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I recently found a half dollar coin in my basement. It's strange but I think when you flip it, that heads is a big favorite to land face up! I really could have sworn I heard that somewhere before; am I wrong or is the half dollar weighted for heads?

It's funny, I actually said to my friend yesterday, "Here look at this coin, I think it's weighted for heads, like 3 out of 4 times it lands heads." Well I flipped it 4 times and that's exactly what happened.

In my opinion it's because the coin is large and the face seems to be pretty heavy; I'm curious to know if anyone can derive the exact chance of a half dollar landing heads, or to convince me it's not weighted.

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I have convinced myself that it's not weighted: I flipped a half dollar coin four times and it landed on heads twice. –  Greg P May 4 '11 at 1:13
    
Mine is from 1974, I just flipped a bunch of times and I'm telling you this thing is top heavy, u can just feel it when you hold the coin. –  Matt May 4 '11 at 1:18
    
Oh, ok. Mine is...not from 1974. –  Greg P May 4 '11 at 1:25
    
Lets say that the coin was completly uniform, yet it kept coming up heads more often, would you consider that coin to be weighted? –  Arjang May 5 '11 at 8:54
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Please flip it 1000 times, and then ask the question. You will probably see a bias if it is greater than 4%. –  Ron Maimon Sep 3 '11 at 4:00
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3 Answers

up vote 10 down vote accepted

The flipping of a half dollar has been investigated (theoretically and experimentally) by the great Persi Diaconis along with Susan Holmes, and Richard Montgomery: see

http://www-stat.stanford.edu/~cgates/PERSI/papers/headswithJ.pdf

It is rather impressive. They conclude that "vigorously-flipped coins are biased to come up the same way they started" in that a coin has about a 51% chance of landing on the side that started up when the coin was flipped. They call this a "dynamical bias." It has nothing to do with the asymmetry of the coin (which they take into account - they even give the principle moments of inertia of an American half dollar). If the initial condition (heads up or tails up) is chosen randomly (and fairly!), then according to Diaconis et al. the result is essentially a fair coin toss. This of course raises the question of how this initial state should be generated in practice. But in any case this dynamical bias, in practice, favors heads and tails equally.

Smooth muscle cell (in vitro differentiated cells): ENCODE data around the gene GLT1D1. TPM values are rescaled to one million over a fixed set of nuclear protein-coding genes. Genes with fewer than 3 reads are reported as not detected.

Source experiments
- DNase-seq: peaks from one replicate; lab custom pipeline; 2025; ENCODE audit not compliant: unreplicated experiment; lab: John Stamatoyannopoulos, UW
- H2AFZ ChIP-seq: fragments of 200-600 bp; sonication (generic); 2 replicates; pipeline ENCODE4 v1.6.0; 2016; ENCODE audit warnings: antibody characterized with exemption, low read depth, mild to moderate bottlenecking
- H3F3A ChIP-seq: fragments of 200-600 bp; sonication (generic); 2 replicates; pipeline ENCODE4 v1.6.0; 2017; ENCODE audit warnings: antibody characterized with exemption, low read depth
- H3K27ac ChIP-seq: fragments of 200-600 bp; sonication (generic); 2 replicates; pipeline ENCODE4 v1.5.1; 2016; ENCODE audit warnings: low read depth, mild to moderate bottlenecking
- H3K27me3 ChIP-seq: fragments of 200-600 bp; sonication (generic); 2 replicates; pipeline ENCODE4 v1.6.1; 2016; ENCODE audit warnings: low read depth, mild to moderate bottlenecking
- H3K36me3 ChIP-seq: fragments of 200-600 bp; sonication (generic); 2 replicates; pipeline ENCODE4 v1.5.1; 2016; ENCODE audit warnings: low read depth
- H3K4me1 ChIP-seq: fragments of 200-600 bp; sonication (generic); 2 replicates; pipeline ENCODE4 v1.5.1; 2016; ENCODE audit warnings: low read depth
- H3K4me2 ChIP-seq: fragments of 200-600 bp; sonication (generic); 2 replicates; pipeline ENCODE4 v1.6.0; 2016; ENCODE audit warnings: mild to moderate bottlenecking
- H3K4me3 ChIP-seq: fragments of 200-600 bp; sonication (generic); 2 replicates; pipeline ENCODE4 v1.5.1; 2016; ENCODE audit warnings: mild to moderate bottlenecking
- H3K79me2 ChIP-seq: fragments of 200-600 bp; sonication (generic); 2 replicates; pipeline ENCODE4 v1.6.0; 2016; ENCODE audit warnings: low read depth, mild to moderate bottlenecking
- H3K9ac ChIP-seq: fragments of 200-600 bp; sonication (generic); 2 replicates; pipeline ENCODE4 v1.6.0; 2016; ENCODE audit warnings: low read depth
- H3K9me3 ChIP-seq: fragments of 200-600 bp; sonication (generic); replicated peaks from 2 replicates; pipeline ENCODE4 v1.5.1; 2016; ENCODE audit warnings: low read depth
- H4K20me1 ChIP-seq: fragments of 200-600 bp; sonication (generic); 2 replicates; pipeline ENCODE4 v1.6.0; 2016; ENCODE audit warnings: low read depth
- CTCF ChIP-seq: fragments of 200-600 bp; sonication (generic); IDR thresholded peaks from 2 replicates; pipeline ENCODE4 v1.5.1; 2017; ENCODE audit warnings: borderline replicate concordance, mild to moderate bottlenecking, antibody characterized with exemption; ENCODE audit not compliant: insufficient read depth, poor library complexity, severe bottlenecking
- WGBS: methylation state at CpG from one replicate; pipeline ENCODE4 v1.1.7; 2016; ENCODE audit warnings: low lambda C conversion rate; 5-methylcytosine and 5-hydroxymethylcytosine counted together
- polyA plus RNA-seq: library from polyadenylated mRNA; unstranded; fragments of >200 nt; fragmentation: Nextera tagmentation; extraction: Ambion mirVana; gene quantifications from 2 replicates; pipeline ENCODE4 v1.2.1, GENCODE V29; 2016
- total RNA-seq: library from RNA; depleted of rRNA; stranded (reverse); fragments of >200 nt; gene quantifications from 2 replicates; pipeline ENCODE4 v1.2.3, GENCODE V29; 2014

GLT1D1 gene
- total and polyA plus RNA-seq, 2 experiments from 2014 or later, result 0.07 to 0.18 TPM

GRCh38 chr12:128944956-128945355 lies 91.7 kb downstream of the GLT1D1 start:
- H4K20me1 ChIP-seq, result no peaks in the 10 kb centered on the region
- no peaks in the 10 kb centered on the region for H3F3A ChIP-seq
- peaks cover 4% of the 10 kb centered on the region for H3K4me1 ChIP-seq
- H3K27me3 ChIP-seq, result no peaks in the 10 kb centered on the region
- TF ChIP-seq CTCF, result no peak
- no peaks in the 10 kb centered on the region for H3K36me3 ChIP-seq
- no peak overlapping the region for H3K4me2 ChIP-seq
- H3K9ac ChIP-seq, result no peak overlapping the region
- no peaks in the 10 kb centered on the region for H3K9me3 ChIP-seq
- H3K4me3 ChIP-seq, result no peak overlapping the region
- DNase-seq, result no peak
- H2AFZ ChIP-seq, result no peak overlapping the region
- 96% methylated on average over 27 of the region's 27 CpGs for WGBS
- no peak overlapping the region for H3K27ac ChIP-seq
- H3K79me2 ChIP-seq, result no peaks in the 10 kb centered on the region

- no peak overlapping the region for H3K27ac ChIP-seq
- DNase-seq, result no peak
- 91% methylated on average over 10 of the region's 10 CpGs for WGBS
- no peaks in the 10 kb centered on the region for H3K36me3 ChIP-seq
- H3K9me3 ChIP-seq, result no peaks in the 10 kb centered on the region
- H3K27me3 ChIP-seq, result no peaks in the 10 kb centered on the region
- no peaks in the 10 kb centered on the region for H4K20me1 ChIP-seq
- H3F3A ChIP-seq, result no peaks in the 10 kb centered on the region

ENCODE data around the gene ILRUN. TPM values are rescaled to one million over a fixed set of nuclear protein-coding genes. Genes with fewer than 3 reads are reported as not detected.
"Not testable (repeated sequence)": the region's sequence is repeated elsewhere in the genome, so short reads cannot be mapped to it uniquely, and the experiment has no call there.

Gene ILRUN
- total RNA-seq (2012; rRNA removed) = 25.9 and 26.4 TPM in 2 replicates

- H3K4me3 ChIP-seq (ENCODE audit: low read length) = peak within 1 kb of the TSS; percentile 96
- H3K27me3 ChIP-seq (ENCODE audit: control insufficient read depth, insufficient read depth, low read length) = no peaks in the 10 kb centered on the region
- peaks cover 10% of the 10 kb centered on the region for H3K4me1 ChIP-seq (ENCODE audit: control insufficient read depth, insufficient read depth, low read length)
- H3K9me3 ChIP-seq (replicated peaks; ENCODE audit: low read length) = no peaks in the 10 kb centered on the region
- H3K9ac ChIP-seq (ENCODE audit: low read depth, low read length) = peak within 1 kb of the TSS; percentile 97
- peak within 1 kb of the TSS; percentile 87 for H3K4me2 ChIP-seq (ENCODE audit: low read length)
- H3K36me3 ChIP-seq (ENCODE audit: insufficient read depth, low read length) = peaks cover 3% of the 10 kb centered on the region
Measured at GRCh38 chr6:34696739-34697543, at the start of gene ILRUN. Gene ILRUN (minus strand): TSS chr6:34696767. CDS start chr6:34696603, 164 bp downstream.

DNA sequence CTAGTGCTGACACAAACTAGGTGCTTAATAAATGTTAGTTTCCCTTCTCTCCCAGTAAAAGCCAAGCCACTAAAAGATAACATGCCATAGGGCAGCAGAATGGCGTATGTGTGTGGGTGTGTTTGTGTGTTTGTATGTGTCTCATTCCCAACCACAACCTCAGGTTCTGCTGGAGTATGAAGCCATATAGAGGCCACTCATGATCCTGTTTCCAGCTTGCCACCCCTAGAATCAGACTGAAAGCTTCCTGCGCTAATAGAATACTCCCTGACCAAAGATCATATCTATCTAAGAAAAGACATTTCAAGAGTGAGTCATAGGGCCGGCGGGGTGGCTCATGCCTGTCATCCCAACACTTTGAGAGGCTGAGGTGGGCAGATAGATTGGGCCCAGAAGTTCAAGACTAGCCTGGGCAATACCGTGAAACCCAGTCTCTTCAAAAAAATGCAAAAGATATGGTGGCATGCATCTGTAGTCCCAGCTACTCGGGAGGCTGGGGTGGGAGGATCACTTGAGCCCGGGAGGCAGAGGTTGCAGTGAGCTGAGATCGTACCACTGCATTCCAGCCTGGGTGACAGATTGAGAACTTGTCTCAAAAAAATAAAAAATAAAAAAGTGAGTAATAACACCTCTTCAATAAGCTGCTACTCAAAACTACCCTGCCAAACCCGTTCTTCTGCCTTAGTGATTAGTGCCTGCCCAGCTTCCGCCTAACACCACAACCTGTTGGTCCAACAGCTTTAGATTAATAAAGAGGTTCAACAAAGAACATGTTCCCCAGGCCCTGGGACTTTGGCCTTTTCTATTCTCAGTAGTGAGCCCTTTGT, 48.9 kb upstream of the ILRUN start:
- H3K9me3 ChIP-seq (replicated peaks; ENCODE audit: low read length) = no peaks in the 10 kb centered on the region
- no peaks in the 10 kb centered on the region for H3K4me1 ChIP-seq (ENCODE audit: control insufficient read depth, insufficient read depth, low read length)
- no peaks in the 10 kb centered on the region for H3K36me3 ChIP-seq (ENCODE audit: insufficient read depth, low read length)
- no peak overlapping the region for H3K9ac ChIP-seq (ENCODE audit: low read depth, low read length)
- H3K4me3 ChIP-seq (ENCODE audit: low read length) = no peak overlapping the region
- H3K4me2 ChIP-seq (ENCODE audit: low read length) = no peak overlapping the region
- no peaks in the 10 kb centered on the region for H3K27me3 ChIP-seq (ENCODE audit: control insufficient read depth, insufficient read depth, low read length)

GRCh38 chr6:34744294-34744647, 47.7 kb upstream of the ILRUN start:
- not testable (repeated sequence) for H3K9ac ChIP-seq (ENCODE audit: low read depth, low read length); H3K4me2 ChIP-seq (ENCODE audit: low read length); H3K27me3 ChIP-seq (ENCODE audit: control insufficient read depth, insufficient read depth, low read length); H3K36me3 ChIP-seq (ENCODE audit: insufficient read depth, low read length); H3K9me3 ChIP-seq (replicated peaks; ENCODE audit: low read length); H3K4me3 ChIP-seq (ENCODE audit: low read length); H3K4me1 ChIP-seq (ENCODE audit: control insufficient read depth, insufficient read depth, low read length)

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"how this initial state should be generated in practice" - simple, just toss a coin! –  Martin Beckett May 4 '11 at 20:05
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This is irrelevant for the question at hand, because the question is asking about a particular coin, a silver dollar, and this paper is not about this specific coin. –  Ron Maimon Sep 3 '11 at 4:01
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Measuring the probability of heads and it being weighted are mutually exclusive up to a point. To measure the probability it needs to be flipped statistically, to measure if it's weighted then need find its centre of mass.

There are at least two types of weighted that needs to be considered:

Physically : you can measure if one side is heavier than other. But this does not neccerily imply that you would get one side coming up more than other. (This is the physics forum answer)

Mathematically : Toss the coin and see what happens statiscally, the coin might be weighted (physically or not) but if one side turns up more than other then yes it mathematically weighted : http://www.vosesoftware.com/ModelRiskHelp/Analysing_and_using_data/Bayesian/Bayesian_analysis_example_identifying_a_weighted_coin.htm

Need to correlate the both to see at what point one type of weighted can be inferred from the other.

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To determine EXPERIMENTALLY, by flipping, that the coin was or was not weighted would take a very tightly contolled experiment with many repititions. Certainly 4 flips is not statistically significant; and flipping by hand is not random.

I personally knew a guy who was prcticed at making coin tosses come out per his wish. He was not perfect, but very good at it. You may inadvertently be doing the same thing. Of course, you can't tell after 4 flips. Try 10,000.

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I have heard that the mathematician/statistician/former professional magician Persi Diaconis is able to do this. –  Greg P May 4 '11 at 1:31
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